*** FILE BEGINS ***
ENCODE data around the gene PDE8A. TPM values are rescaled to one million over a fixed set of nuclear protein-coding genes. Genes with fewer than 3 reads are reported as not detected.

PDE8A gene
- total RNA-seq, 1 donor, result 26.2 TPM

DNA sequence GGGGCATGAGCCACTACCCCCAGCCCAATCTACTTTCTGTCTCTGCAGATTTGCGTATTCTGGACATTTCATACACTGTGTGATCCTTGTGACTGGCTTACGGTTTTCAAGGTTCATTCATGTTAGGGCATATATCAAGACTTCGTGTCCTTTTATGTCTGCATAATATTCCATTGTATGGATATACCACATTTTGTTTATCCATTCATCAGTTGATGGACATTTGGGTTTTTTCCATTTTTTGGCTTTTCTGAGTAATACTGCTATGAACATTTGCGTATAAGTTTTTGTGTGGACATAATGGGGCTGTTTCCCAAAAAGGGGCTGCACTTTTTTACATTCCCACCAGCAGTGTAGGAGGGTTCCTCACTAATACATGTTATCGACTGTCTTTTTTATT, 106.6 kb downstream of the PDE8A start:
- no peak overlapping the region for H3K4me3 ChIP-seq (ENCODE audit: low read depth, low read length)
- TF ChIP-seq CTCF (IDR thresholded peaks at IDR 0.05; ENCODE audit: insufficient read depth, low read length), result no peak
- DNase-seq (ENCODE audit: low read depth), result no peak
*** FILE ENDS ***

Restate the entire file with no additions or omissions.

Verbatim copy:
ENCODE data around the gene PDE8A. TPM values are rescaled to one million over a fixed set of nuclear protein-coding genes. Genes with fewer than 3 reads are reported as not detected.

PDE8A gene
- total RNA-seq, 1 donor, result 26.2 TPM

DNA sequence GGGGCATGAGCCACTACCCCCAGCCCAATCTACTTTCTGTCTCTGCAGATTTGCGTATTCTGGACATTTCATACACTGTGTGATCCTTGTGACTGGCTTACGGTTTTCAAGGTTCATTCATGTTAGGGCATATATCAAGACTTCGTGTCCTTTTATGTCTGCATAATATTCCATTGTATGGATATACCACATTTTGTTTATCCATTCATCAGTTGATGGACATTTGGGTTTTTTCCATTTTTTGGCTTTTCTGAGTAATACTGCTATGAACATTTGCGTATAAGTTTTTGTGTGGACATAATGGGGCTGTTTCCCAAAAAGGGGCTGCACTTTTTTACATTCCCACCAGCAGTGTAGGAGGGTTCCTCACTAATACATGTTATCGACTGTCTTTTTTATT, 106.6 kb downstream of the PDE8A start:
- no peak overlapping the region for H3K4me3 ChIP-seq (ENCODE audit: low read depth, low read length)
- TF ChIP-seq CTCF (IDR thresholded peaks at IDR 0.05; ENCODE audit: insufficient read depth, low read length), result no peak
- DNase-seq (ENCODE audit: low read depth), result no peak